Increased interest in neuroimaging technology has motivated several studies to explore consumer behavior (Paulus and Frank, 2003; Schaefer et al., 2006; Klucharev et al., 2008). McClure et al. (2004) used behavioral taste tests during an fMRI experiment to investigate the brain activities that correlate with the behavioral preference for Coke or Pepsi. They discovered brain activities that consistently linked to individuals’ behavioral preferences for these drinks. After investigating the impact of brand image on selecting a drink, and the associated brain activities, they concluded that brand awareness of the drink had a substantial influence on behavioral choice and the level of brain activation. Based on their findings, they suggested a basic model that links brain activities to positive behavioral preferences. Many studies have confirmed the importance of certain brain regions in the decision-making process (Fellows and Farah, 2005; Hsu et al., 2005). For example, Chib et al. (2009) found that the vmPFC region is primarily responsible for making decisions between primarily different types of rewards. This specific region was associated with how much the individual valued each group of goods (such as food, non-food consumables and monetary rewards).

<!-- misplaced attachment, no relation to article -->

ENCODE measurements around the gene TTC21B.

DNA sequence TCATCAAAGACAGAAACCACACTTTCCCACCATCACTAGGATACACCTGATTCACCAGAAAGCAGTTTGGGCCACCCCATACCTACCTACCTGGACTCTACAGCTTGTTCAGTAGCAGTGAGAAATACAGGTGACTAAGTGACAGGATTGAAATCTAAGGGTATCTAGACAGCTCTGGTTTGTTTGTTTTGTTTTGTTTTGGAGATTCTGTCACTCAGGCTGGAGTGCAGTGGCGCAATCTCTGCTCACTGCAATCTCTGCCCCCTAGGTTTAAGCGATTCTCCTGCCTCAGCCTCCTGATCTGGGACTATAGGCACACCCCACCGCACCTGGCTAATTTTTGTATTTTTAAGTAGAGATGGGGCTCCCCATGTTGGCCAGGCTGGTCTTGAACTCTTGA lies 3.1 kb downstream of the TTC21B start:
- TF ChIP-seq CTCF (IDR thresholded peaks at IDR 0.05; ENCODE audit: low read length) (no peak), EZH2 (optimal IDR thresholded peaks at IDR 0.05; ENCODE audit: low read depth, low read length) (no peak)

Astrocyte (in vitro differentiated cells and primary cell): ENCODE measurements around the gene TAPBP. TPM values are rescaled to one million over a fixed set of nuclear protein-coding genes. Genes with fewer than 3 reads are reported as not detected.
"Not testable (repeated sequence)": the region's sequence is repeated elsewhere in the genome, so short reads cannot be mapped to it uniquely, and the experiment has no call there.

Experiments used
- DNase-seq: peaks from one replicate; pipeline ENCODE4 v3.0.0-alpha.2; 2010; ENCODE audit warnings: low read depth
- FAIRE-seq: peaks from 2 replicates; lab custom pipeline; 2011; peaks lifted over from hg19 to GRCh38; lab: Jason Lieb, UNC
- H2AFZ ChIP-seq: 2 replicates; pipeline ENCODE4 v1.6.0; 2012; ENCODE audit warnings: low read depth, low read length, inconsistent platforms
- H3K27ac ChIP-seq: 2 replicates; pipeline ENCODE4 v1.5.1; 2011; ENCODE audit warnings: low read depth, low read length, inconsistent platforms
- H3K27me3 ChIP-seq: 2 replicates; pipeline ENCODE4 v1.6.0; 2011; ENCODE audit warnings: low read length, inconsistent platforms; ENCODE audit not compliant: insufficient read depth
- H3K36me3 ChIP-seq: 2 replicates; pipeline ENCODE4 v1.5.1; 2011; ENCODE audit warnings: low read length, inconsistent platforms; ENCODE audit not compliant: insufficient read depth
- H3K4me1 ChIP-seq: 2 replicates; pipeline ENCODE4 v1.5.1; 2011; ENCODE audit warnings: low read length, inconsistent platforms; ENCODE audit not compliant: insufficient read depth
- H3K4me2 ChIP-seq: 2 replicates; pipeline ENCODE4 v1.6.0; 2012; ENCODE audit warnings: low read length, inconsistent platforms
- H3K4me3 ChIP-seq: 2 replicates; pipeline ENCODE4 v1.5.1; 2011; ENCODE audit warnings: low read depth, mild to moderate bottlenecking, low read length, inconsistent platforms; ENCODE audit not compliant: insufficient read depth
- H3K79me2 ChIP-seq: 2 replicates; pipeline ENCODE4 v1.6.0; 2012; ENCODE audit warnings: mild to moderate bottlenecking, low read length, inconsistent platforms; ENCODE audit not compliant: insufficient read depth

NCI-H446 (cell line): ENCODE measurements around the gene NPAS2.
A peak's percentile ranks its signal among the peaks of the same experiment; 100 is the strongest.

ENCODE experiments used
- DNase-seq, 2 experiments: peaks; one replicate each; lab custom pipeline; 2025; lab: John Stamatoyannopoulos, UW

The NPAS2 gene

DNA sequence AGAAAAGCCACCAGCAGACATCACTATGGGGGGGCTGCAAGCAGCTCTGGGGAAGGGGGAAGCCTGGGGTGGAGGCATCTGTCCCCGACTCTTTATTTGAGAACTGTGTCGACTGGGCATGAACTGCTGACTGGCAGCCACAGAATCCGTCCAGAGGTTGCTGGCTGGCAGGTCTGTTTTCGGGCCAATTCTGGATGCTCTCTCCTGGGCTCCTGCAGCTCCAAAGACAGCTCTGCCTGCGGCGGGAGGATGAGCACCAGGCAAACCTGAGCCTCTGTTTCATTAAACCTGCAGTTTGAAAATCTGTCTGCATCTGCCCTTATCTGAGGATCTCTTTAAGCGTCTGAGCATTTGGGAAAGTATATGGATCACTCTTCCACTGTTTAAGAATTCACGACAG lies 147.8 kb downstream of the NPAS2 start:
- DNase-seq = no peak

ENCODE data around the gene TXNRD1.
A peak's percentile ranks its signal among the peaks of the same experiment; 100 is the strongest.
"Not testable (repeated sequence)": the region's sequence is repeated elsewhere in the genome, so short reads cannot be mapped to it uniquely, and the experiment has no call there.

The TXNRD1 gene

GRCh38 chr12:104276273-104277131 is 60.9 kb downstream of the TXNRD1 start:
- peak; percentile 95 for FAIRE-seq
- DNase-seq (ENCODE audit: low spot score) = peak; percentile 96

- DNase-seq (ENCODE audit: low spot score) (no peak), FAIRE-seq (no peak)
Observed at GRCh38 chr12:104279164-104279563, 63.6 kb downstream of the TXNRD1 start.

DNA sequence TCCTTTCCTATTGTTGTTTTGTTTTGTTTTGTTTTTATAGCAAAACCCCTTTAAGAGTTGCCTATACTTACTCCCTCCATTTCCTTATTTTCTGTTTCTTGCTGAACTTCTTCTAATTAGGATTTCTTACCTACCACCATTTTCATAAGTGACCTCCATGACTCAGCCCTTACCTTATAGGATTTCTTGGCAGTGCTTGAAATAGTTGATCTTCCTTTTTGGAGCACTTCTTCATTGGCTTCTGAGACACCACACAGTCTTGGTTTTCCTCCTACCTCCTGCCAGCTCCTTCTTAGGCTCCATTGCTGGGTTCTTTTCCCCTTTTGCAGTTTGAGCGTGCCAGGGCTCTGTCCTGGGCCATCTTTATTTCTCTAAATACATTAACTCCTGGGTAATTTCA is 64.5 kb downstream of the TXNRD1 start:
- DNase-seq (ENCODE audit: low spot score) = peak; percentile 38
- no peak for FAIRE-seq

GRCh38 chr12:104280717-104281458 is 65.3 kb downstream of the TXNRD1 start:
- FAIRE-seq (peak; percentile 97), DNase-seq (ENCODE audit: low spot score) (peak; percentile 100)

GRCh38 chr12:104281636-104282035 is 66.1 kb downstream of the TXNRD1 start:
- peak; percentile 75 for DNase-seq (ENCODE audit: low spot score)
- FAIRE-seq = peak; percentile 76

Recent studies using fMRI technology also found that specific brain regions could be responsible for specific responses. For example, Al-Kwifi (2015) investigated the influence of images of destinations on tourists’ decision-making process and realized that the level of brain activation increased when participants were instructed to judge attractive destination images as compared to unattractive ones. He found that a positive attitude toward an attractive destination image contributed to a higher intention to visit that destination in the future. Another study by Al-Kwifi (2016) explored the use of fMRI technology in determining attitudes toward switching between brands of smartphone products. He noticed that there was augmented brain activation in the vmPFC when participants were asked to judge images that reflected the perceived usefulness of a brand, as compared to judging images that reflected brand pleasure.